The Ministry of Agriculture in its continued efforts to modernize the livestock sector has adapted the embryo transfer technology program to improve beef and dairy genetics in Fiji.
Embryo transfer technology is globally recognized as the fastest method of genetic improvement in herds without involving the movement of live breeding cattle. The process improves cattle reproduction through the insertion of in-vitro fertilized embryos into the uterus of a selected recipient cow with the aim to induce pregnancy.
Acting Senior Research Officer Livestock, Ronil Prasad said this technology allowed the developing of pure-bred embryos under sterilized laboratory conditions from the donor cattle and the local recipient cattle to synchronize to accept these embryos.
“Oocytes (eggs) are collected via ultrasound-guided aspiration of ovarian follicles at any stage of the cow’s oestrus cycle; these oocytes are then fertilized and matured in the laboratory using the selected semen from a bull [In Vitro Fertilization].”
“The resulting embryos are then cultured for a further seven days and transferred into suitably synchronized recipients. The embryos can be further frozen, stored and used later depending on the breeding plan,” Prasad said.
The Ministry is now in the second phase of the embryo transfer technology program and a team of biotechnology experts from Australia recently transferred 90 embryos into local cows at the Livestock Research stations around the country.
“The first lot of embryos was transferred into 78 cows at the Sigatoka Research Station in December 2017 and the success rate was 51%. These cows are due to give birth in September this year. The resulting pregnancy rates in the region using this technology are expected to be 50% or greater depending on the management and reproductive capability of the cattle,” Prasad said.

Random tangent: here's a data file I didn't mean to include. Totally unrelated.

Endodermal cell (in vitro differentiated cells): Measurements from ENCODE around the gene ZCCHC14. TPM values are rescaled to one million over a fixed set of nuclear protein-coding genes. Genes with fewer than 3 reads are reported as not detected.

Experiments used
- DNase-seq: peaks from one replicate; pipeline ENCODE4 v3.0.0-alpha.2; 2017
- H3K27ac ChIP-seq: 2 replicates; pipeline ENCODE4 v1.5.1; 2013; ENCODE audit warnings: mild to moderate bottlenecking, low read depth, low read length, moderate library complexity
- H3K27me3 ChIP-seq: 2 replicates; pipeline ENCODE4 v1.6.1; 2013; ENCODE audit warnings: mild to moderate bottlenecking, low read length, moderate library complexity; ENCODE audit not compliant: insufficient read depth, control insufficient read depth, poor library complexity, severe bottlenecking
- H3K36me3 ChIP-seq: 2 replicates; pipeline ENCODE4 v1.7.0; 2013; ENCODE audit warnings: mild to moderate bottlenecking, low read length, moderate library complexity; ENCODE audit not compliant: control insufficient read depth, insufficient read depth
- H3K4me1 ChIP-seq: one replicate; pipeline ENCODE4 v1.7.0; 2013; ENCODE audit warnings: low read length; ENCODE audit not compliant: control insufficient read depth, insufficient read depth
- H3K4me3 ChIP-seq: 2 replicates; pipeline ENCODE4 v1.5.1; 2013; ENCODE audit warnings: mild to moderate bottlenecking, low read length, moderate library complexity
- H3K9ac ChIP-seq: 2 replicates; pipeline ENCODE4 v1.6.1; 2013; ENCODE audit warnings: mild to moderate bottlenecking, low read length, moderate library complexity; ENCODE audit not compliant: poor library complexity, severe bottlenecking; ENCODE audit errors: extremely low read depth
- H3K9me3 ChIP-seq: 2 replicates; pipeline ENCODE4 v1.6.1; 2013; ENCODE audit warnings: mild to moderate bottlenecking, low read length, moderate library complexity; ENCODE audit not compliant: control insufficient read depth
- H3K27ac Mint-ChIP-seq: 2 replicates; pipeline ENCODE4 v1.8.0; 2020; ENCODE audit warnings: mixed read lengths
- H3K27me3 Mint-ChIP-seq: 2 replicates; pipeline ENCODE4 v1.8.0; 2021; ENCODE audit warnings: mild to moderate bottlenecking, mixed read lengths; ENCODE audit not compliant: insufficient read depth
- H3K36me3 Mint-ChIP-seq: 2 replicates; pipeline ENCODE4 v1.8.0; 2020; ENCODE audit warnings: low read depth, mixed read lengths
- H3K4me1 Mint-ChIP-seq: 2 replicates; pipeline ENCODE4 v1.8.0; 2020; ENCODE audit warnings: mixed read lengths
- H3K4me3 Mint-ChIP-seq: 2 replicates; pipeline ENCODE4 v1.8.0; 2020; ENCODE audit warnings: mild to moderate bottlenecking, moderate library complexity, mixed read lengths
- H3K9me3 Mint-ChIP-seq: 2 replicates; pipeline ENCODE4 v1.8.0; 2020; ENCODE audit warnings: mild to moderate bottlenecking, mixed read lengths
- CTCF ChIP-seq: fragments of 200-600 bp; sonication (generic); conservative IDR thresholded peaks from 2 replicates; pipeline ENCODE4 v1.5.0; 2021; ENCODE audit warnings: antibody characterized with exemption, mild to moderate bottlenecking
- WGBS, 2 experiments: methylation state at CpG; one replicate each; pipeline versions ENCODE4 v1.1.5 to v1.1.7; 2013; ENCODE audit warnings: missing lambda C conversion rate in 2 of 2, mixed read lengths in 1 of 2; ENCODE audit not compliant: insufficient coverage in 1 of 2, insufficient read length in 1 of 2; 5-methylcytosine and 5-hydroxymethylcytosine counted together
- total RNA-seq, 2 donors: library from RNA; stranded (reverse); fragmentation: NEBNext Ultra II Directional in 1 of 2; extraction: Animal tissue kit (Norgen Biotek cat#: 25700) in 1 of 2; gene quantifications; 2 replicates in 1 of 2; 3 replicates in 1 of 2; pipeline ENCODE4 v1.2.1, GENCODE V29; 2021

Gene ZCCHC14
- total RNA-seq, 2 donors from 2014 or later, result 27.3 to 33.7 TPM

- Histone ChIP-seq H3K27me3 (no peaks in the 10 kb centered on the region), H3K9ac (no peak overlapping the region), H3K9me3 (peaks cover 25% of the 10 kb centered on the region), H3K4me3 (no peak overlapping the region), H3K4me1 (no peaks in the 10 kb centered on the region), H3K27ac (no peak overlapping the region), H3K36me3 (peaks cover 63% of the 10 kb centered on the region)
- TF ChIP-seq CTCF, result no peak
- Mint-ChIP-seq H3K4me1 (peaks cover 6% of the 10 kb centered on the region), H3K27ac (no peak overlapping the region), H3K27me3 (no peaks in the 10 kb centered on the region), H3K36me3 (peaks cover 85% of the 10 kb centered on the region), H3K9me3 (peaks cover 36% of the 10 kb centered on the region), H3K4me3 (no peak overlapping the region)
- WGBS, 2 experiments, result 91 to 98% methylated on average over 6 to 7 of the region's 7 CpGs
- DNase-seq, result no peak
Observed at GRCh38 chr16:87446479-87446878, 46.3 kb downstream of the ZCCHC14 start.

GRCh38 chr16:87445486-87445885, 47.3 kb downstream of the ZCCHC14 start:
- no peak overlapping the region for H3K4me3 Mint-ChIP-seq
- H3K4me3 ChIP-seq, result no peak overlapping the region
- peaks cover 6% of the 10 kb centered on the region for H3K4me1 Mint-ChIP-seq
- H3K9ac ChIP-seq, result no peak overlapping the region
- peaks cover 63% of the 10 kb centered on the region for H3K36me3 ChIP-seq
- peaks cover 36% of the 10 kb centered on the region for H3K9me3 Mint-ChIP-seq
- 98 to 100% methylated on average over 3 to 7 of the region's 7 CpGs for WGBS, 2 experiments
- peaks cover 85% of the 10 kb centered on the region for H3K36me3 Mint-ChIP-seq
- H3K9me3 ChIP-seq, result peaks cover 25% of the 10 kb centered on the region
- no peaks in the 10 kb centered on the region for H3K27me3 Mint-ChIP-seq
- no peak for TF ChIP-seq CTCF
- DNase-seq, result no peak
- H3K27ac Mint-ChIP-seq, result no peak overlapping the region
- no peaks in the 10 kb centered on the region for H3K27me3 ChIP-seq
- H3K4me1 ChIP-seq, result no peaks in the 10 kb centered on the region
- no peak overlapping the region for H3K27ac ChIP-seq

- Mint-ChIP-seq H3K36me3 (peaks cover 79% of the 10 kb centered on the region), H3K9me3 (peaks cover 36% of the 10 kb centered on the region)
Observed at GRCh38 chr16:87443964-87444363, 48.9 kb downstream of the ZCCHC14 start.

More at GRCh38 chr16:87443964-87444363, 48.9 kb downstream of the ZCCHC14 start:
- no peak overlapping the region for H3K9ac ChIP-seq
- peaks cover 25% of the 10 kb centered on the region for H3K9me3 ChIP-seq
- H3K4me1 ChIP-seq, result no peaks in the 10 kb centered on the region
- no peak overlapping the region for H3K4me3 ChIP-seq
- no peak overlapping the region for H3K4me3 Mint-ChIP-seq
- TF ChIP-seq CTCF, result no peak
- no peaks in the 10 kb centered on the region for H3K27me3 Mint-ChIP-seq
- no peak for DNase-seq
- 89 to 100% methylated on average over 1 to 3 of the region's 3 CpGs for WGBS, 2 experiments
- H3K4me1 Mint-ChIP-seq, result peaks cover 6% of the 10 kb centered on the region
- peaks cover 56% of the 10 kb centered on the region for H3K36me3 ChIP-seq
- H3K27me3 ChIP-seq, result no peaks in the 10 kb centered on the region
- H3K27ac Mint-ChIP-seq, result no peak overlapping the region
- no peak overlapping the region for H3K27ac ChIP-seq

Meanwhile, Director of Australian Reproductive Technology, Simon Walton said the genetics brought here were particularly adapted to tropical environments and would do well under Fiji’s climatic conditions.
“These breeds have been proven and tested in Australia under the same conditions as Fiji with similar weather patterns and pasture. The process began in Australia where very elite animals were selected to make embryos under strict quarantine regulations,” Walton added.
“In nine months’ time, these cows will have very elite genetic cattle from Australia. A breed that is well suited to the Fijian environment,” he said.
He added climate change had affected the cattle industry and the onus was on decision-makers to ensure that reared cattle should be better suited to warmer conditions; however, different animals were adapted to different environments genetically to tolerate heat or cold.
“The embryo transfer technology program initiates an increase in cattle genetics, increase in milk production yield and quality. It will also increase beef production, quality of meat and improves the fertility of the animals.
“This genetics will filter down to the local farmers after adaptability studies by the researchers so that they can be used to improve on-farm genetics through proper breeding plans in future. Intensive and extensive training programs for local farmers and Ministry staff will be further conducted to learn this technology,” Mr Walton said.
The Ministry of Agriculture has committed to this program to ensure there is a quick introduction of improved bloodline and to build a genetic pool of ruminants in our country. This technology is also targeted to rehabilitate the cattle industry from the effects of bovine tuberculosis and brucellosis through producing quality cattle breeds.


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